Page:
HEALTH stakeholders are deeply agitated by the lukewarm approach being shown by both the government and local authorities in addressing the typhoid outbreak that has so far officially claimed nine lives in Gweru and Masvingo.
BY PHYLLIS MBANJE
The outbreak has, however, spread to other parts of the country, with new cases being reported in Kadoma.
“There is need for a serious public campaign for local authorities to deliver safe water. Our water sources are contaminated. What are we doing about it?” Fungisayi Dube from the Citizens Health Watch (CHW) asked.
She said the new local authorities had a mandate to step up and eradicate typhoid and to be open about the situation with the water system so that necessary measures can be taken.
“The water should be tested. We need a proper report on the quality of water,” Dube said.
Community Working Group on Health (CWGH) director Itai Rusike (pictured) said it was disturbing that the outbreak of water-borne diseases such as typhoid and cholera was no longer a new phenomenon in Zimbabwe.
“It is even more disturbing when the authorities take over a month to officially acknowledge the problem, and let alone try to address it,” Rusike said.
Masvingo has been facing serious water challenges, a situation which is conducive for the outbreak of waterborne diseases like typhoid.
Some parts of Kadoma have gone for more than 20 years without running water and in June, the local authority said they needed about $4 million to address the challenge.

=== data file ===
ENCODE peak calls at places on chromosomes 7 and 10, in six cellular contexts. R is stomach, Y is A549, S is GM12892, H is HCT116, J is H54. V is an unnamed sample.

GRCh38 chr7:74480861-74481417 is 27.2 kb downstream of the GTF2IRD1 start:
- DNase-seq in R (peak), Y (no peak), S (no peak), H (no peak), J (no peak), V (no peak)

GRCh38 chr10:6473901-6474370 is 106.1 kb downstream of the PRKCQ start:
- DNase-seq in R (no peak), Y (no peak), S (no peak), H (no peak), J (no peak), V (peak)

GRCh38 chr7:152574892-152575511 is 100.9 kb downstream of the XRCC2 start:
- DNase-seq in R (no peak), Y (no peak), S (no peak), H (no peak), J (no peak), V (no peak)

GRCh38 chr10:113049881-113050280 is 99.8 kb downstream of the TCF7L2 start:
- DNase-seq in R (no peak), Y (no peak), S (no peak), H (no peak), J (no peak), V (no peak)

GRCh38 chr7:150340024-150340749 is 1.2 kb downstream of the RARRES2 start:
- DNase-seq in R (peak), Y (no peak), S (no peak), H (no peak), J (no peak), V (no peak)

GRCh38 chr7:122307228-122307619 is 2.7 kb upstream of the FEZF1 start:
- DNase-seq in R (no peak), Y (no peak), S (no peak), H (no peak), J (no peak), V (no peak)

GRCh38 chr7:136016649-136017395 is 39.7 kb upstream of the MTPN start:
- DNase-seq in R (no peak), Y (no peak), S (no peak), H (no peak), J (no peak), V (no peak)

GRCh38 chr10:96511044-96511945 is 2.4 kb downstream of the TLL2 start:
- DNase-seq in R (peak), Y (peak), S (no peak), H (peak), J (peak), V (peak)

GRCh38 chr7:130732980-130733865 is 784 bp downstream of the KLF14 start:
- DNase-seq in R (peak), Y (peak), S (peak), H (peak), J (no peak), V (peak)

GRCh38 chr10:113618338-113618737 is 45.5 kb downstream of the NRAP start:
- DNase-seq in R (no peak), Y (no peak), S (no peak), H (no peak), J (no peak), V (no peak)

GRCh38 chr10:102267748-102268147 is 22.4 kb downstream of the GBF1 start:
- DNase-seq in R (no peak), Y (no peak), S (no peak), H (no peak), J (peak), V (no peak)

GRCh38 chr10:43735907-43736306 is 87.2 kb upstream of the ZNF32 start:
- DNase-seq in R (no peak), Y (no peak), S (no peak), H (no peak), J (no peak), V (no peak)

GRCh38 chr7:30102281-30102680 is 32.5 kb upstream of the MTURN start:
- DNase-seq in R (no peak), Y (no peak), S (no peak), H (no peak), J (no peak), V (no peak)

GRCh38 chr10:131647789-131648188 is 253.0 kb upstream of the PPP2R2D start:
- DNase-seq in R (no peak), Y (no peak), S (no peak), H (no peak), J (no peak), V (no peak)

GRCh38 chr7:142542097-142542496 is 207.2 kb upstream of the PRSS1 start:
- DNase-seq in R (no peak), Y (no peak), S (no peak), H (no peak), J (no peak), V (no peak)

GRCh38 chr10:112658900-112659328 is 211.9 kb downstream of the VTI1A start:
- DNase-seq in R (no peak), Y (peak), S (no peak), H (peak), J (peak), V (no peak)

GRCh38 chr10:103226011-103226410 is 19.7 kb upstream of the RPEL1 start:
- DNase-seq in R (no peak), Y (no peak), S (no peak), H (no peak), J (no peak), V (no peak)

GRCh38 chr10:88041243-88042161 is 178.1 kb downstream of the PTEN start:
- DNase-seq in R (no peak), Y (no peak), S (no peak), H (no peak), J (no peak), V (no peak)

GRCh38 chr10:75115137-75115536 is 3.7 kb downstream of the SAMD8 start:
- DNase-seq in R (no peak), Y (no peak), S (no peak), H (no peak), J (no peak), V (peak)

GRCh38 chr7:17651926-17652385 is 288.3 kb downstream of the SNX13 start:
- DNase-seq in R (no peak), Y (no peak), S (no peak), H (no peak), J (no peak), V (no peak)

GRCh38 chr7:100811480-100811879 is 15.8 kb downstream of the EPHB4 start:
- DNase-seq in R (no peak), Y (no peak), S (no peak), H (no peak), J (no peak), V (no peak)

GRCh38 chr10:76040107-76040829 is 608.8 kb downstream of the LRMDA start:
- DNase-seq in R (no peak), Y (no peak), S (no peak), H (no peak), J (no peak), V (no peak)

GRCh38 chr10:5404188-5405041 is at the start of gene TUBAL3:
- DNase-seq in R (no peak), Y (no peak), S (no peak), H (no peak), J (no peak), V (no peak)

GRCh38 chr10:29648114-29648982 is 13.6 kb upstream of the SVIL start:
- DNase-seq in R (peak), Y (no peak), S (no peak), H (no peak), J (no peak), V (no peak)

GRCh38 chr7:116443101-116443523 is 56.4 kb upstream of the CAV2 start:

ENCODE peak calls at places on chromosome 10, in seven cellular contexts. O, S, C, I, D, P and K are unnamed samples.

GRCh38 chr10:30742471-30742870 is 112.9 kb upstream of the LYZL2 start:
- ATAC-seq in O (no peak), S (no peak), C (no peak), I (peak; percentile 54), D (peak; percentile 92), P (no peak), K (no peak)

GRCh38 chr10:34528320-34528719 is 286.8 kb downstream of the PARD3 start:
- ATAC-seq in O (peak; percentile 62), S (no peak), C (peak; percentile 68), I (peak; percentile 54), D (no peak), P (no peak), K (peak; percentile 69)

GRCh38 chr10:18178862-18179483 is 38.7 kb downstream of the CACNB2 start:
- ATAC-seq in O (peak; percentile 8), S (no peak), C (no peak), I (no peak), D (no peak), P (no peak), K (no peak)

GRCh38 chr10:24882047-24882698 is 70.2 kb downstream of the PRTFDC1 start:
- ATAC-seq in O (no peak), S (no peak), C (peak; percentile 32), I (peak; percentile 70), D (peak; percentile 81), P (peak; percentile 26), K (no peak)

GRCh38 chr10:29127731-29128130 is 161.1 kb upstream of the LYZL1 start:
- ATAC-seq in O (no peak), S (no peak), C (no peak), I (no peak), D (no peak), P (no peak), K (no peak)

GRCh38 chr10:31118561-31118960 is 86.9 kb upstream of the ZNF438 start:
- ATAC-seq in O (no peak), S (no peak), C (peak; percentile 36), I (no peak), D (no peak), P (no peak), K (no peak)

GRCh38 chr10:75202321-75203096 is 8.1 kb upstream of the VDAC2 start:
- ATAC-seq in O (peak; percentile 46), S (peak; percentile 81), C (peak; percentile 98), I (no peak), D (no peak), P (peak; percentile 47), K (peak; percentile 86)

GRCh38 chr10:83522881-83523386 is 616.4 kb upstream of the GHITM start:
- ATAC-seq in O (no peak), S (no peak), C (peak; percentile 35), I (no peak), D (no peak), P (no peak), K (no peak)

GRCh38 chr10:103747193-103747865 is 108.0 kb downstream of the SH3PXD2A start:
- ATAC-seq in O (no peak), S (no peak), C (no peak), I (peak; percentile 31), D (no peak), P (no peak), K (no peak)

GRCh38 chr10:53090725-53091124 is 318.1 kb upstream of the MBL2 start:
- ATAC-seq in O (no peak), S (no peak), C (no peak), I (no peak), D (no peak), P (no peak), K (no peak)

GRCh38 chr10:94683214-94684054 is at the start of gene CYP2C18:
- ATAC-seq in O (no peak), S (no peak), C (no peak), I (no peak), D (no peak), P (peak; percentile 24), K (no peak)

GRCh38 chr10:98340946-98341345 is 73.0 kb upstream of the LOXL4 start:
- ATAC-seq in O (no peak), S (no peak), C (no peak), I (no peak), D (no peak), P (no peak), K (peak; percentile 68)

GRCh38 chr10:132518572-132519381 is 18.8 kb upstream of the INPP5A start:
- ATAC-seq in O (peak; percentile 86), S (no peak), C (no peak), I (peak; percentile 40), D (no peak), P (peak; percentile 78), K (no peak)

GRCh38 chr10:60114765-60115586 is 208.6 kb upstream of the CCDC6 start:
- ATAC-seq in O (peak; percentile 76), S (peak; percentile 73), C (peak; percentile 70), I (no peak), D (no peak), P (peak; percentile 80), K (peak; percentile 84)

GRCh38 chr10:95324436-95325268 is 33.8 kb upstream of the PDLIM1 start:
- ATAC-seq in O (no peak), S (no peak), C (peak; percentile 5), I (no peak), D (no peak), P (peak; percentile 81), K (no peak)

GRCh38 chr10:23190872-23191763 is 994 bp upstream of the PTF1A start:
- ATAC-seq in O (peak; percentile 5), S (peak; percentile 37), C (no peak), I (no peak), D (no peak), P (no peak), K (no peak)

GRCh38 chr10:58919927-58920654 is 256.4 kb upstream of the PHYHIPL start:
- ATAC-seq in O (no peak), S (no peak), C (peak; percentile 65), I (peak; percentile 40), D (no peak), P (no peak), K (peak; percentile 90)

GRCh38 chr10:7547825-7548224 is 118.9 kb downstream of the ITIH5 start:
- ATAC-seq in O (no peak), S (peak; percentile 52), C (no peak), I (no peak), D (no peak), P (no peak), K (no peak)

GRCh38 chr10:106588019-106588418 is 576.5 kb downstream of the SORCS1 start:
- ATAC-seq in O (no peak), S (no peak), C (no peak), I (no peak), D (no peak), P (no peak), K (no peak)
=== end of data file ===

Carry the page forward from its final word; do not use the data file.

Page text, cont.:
“This care-free approach to human life should not and cannot be tolerated and it is a clear indication of the levels of disdain the government has on the ordinary poor Zimbabweans. The Community Working Group on Health is deeply depressed by the lackadaisical approach being shown by both,” Rusike said.
He said the Health ministry, despite being the custodian of the Public Health Act, continued to act as if the situation was normal even in the wake of nine deaths.
“As CWGH, we urge the Health ministry, Gweru City Council and other stakeholders to quickly find common ground and tackle this health crisis,” he said.
The stakeholders have, however, welcomed the signing into law of the revised Public Health Act by President Emmerson Mnangagwa to replace the old and outdated 1924 Public Health Act.
“Local authorities and companies in the country were taking advantage of the gaps and weaknesses of the colonial enacted Act to continue polluting water bodies because it is cheaper to pollute and pay than dispose raw sewer and industrial waste appropriately,” Rusike said.